US Secretary of State Antony J. Blinken spoke with Foreign Minister Bilawal Bhutto-Zardari and assured him of his continued support for the people of Pakistan as they recover from the recent devastating floods, said a statement issued in Washington on Tuesday.

US State Department spokesperson Ned Price said Secretary Blinken and FM Bilawal “shared their mutual hope for a productive International Conference on Climate Resilient Pakistan in January and discussed the need for close coordination”.

The secretary offered condolences for lives lost in recent terrorist attacks and underscored the US resolute support for Pakistan as it combats terrorism, the statement added.

The foreign minister is currently visiting Washington on the second leg of his weeklong visit to the US. He arrived in New York on Dec 13 and reached Washington on Monday after attending a special session of G77 countries and holding bilateral meetings with the UN chief and other dignitaries. The US State Department offered unconditional support to Pakistan in its battle against the TTP and similar groups, saying that defeating terrorism was a shared goal of both countries.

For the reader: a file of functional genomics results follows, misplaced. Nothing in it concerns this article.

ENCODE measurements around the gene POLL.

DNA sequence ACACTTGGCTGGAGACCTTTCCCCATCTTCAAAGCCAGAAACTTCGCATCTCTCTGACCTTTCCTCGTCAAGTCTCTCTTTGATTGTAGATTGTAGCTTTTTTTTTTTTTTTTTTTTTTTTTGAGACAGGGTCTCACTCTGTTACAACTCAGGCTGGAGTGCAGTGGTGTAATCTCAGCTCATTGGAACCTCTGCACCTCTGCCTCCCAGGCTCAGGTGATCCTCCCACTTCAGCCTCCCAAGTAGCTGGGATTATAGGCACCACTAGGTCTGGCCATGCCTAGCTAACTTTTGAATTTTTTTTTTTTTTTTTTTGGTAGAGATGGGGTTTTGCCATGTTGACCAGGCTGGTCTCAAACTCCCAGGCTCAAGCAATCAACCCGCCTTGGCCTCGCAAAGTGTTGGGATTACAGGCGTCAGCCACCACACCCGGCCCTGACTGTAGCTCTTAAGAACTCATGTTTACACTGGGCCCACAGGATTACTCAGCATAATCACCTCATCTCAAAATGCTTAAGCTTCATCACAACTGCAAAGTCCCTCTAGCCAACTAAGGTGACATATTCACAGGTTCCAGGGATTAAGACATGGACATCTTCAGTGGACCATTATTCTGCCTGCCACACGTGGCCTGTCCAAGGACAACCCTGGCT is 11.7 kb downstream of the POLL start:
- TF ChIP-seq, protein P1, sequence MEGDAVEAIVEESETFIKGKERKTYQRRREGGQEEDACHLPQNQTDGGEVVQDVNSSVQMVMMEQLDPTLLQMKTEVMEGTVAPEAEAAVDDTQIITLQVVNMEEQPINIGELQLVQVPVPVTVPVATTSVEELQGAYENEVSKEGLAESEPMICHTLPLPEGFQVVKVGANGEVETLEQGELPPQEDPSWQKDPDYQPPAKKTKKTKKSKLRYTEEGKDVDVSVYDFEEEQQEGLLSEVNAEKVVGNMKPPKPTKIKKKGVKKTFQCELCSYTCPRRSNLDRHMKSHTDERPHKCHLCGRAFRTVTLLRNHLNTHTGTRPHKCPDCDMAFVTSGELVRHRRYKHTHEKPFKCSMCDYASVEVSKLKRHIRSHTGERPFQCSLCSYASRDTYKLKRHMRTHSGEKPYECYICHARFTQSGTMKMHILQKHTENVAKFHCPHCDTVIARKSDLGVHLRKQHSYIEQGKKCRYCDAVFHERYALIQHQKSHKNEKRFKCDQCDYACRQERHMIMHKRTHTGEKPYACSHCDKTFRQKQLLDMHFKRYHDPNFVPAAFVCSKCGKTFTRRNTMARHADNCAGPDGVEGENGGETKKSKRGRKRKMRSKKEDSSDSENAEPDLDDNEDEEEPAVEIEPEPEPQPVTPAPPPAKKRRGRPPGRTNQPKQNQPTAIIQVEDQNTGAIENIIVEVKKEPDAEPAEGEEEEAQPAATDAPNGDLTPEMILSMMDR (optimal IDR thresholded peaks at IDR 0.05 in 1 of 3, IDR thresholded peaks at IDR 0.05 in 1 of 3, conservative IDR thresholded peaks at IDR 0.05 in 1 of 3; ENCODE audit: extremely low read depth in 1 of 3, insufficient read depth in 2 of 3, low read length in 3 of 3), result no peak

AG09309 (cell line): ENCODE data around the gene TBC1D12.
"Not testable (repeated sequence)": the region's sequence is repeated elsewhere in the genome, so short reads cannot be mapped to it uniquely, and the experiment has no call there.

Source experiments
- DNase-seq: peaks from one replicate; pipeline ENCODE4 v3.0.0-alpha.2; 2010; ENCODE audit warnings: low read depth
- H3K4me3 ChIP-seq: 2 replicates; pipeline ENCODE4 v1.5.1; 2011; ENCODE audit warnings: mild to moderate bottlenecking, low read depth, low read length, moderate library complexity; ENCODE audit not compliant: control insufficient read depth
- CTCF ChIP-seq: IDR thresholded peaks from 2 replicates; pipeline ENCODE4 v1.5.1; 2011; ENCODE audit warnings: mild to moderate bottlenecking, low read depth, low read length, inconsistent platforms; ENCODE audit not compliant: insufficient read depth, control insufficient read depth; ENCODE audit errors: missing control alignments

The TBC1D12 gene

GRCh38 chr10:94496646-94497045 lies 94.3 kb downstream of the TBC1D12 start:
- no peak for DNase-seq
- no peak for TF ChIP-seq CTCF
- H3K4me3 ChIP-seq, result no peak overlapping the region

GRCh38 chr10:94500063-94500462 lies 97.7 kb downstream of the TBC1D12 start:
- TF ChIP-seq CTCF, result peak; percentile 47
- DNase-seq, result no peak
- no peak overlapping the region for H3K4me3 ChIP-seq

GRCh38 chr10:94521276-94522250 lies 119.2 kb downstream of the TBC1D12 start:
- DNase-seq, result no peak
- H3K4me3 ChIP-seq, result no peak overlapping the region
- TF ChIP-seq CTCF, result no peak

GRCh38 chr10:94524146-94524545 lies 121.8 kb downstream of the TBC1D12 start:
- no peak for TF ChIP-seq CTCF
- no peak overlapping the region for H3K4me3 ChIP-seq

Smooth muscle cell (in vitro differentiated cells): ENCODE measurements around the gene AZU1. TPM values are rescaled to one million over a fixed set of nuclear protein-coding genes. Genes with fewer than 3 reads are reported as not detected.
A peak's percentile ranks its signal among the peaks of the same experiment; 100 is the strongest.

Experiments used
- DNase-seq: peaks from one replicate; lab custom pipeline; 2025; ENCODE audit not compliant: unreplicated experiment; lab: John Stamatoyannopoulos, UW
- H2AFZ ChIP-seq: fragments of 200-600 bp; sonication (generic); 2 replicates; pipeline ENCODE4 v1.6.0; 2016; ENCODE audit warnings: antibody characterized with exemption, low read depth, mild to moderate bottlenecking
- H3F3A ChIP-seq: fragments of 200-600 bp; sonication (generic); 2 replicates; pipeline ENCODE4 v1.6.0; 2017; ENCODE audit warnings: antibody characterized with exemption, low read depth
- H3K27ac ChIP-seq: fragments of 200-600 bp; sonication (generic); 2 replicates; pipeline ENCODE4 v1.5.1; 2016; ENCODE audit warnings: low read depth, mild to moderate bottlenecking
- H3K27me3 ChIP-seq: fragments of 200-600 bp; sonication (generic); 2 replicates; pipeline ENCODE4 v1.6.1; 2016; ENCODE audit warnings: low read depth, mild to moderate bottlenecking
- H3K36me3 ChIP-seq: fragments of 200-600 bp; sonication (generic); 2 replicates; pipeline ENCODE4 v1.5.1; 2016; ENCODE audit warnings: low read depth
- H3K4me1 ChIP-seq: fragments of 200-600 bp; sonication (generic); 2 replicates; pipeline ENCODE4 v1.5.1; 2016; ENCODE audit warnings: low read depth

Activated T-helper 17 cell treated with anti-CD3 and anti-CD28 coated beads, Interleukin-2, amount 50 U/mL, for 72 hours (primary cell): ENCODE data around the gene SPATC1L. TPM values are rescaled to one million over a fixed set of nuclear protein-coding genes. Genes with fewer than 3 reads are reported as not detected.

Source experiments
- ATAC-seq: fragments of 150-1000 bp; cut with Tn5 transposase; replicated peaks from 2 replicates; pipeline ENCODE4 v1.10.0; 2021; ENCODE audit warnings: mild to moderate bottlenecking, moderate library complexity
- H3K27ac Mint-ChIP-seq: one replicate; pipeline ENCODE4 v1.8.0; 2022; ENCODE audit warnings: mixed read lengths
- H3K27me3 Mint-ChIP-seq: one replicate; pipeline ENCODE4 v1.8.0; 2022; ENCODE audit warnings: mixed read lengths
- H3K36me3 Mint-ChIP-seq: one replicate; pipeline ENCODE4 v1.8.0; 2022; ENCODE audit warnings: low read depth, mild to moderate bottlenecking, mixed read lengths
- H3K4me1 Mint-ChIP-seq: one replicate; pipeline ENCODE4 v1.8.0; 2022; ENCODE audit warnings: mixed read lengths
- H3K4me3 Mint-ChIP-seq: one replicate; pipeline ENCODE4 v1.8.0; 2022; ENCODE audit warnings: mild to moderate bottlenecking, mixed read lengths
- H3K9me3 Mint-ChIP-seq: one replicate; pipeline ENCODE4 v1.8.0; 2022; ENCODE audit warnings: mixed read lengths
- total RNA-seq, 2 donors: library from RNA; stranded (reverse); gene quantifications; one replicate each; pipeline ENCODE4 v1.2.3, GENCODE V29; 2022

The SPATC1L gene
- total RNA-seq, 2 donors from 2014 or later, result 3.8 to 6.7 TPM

It also offered to assist India and Pakistan in resolving their differences, reminding them that they were key global partners and that America would like to continue ‘valuable partnerships’ with both.

But when asked if the US could also help resolve the Kashmir dispute, Mr Price said: “Our policy is that this is an issue that needs to be addressed by India and Pakistan. We are prepared to support if the parties want that, but this is a question for India and Pakistan to adjudicate.”

The foreign minister began his official engagements in Washington on Monday with an address to a conservative think-tank, the Heritage Foundation. He attended a community dinner at the Pakistani ambassador’s residence in the evening and addressed another think-tank, the Atlantic Council, on Tuesday.

He also met a number of US lawmakers during the last two days.

In an interview with Bloomberg published on Tuesday, Bilawal defended his recent remarks describing Indian Prime Minister Narendra Modi as ‘the butcher of Gujarat’, saying he was referring to ‘a historical fact’, reported Dawn.

“I was referring to a historical reality. The remarks I used were not my own. I did not call […] I did not invent the term ‘Butcher of Gujarat’ for Mr Modi. The Muslims in India following the Gujarat riots used that term for Mr Modi.”

“It’s been two days since my remark — a member of Mr Modi’s party has announced a 20 million rupee bounty on my head. So, I don’t think the best way to disprove the fact that Mr Modi is the ‘Butcher of Gujarat’ is to adopt such extreme steps,” he said.

“It is an extreme reaction and underlines and reinforces the points I made at the UN,” he said.

Mr Bhutto-Zardari’s remarks evoked strong reaction from India’s ruling Bharatiya Janata Party (BJP) who staged protests across the country, including outside the Pakistani High Commission in New Delhi.

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